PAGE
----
An Ethics Commission in name only

Posted in Around The State, Money In Politics, The Lege at 11:41 am by wcnews

Anyone that thinks that the Texas Legislature is going to approve more stringent ethics laws on themselves is fooling themselves. That’s the gist of what went happened yesterday when the Texas Ethics Commission was the topic of a Sunset Commission hearing yesterday, Lawmakers Take First Steps Toward Reforming Ethics Commission.

The Texas Ethics Commission has two basic jobs. First, it’s the state’s repository for candidates’ campaign filings and lobbyist disclosure forms. Second, it’s supposed to police the system and make sure people are complying with the rules. State government watchdogs like Craig McDonald of Texans for Public Justice say the problem is that it only does that first function well

“It’s getting a little better, but as it gets better the tendency in the Legislature is to clip its wings,” McDonald said. “It gets all its money from the Legislature, and I think if overnight it turned into an aggressive enforcement agency, it would likely lose the support and funding that it gets now.”

Enter the Sunset Advisory Commission. It’s the Ethics Commission’s turn to go through the review process given to all state agencies to make sure they’re doing their job efficiently. Based on staff recommendations and lawmaker amendments, the Ethics Commission could simply be reauthorized, or it could undergo dramatic changes. Public Citizen’s Tom “Smitty” Smith thinks scrapping it and starting over might not be a bad idea.

“It was designed to fail from day one,” Smith said.

Via Bay Area Houston, there also much talk of minnows and sharks, Thoughts on Texas Ethics Commission hearing.

Here are some very quick observations from the Sunset hearing on the Texas Ethics Commission. Video is here:

  1. For an agency that is partially responsible for making Texas the laughing stock of the country , the Executive Director of the TEC was treated with padded gloves.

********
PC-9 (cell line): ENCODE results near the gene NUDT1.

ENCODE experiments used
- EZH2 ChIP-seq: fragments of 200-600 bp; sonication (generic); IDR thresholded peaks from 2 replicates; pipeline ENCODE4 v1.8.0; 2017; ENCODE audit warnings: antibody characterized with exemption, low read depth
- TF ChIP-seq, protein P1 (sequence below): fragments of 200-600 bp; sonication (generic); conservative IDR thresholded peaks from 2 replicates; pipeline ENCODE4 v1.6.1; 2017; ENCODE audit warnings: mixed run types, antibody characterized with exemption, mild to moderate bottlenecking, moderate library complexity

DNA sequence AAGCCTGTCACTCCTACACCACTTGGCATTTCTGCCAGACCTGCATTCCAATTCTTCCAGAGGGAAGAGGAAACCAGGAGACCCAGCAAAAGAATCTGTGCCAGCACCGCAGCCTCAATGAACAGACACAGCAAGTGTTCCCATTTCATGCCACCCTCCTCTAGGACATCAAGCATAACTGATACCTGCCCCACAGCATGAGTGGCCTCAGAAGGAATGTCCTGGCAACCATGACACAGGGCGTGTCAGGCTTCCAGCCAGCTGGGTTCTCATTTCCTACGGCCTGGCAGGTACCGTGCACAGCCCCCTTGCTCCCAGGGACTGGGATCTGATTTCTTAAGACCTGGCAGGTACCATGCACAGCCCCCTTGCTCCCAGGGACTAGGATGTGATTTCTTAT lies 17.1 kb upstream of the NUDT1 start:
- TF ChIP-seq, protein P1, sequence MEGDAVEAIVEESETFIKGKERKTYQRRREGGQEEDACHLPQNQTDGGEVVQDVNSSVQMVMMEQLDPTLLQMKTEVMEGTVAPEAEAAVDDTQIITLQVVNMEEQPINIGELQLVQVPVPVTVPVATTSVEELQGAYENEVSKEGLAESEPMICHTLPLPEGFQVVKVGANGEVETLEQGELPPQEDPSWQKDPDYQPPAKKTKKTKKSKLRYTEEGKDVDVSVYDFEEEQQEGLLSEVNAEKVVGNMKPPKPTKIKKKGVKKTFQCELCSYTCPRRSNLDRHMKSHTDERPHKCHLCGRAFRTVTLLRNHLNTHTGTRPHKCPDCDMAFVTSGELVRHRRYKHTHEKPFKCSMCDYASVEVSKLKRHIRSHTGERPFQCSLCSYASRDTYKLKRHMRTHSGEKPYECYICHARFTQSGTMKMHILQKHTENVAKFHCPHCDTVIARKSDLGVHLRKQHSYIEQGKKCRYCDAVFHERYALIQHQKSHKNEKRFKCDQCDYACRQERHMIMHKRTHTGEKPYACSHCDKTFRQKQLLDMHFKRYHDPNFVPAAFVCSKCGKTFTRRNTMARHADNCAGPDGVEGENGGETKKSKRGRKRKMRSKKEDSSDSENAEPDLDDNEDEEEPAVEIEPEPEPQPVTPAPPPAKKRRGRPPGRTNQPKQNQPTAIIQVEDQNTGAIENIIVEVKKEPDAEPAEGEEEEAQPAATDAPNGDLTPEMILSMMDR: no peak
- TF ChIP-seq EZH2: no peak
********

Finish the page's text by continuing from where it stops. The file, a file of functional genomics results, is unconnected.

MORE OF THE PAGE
2. Not one single “good government” teabagger was there. Not one “conservative” organization was represented or took time to read the report or provide testimony.
  3. About 15 people representing themselves, political clubs, and organizations such as Texans for Public Justice, Public Citizen, Texas Together, and more came forward in support of the Sunset Commission’s recommendation.
  4. Based upon the hearing, I doubt if the Chair, State Representative Bonnen, is truly interested in reforming the TEC.

It was pretty clear the Chair focused on the minnows of the “minnows vs sharks” discussion. The Sunset staff rightfully suggested that a tiered set of violations should be adopted to weed out those who are simply making clerical mistakes on their campaign finance reports (minnows) from those such as State Representative Joe Driver who are committing felonies. (sharks) This recommendation was supported across the board from everyone who testified.

Despite all of that it’s unlikely that the legislature will empower an Ethics Commission, that oversees the legislature, with any power to punish the legislature. There are certainly many needed and necessary changes that need to be made to the Ethics Commission in Texas. But it’s extremely unlikely that those changes will come through the Sunset process in 2013.

Further Reading:
Lawmakers, watchdog groups suggest changes to Ethics Commission.
Sunset’s Ethics Commission Report Comes Up Short

Leave a Comment

You must be logged in to post a comment.